Hopes and disappointments - we all have them, and if you're a parent . . . at least if you're like me . . . you want hope to win out every time. In other words, we want our children's hopes fulfilled. Yet we know that it cannot be. "But why?" For one, because life isn't that way. How many disappointments have you had in life? How many fulfilled hopes? What's the ratio? 1 to 1? 10 to 1? 20 to 1?
I've never counted and I'm not going to start, but I think it's more like 20 to 1 - don't you? Yet don't call me a pessimist. I'm not one of those. At least I try hard not to be. I don't like disappointments any more than the next person, but here's the good news: disappointments are real opportunities for growth. Can you imagine what kind of beast a child becomes who gets everything he or she wants? That child doesn't grow up - doesn't mature - and in the end people don't want to be around that kind of person. He or she is too self-centered and too unlikeable.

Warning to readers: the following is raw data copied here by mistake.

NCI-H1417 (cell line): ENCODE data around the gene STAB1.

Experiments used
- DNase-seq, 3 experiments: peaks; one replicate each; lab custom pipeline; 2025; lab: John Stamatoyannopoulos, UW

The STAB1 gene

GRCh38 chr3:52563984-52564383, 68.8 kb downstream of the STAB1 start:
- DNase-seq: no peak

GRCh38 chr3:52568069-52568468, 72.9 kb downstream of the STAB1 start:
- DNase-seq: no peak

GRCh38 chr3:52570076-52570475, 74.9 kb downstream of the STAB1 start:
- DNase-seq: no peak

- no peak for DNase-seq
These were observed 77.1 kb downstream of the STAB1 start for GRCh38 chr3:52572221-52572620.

The principle regarding hopes and disappointments holds true in our relationship with God . . . our Father. Our Father doesn't always say "yes" to our requests because we know not how to ask. For we do not pray, "Our Father, who art in heaven . . . my will be done." Rather we pray, "Our Father, who art in heaven . . . thy will be done." When we really mean that, and don't simply verbalize it, then, and only then, will we begin to grow up in our relationship with God and the world in which we live.
Sounds like wisdom to me,
For the LORD gives wisdom;
from his mouth come knowledge and understanding
- Proverbs 2:6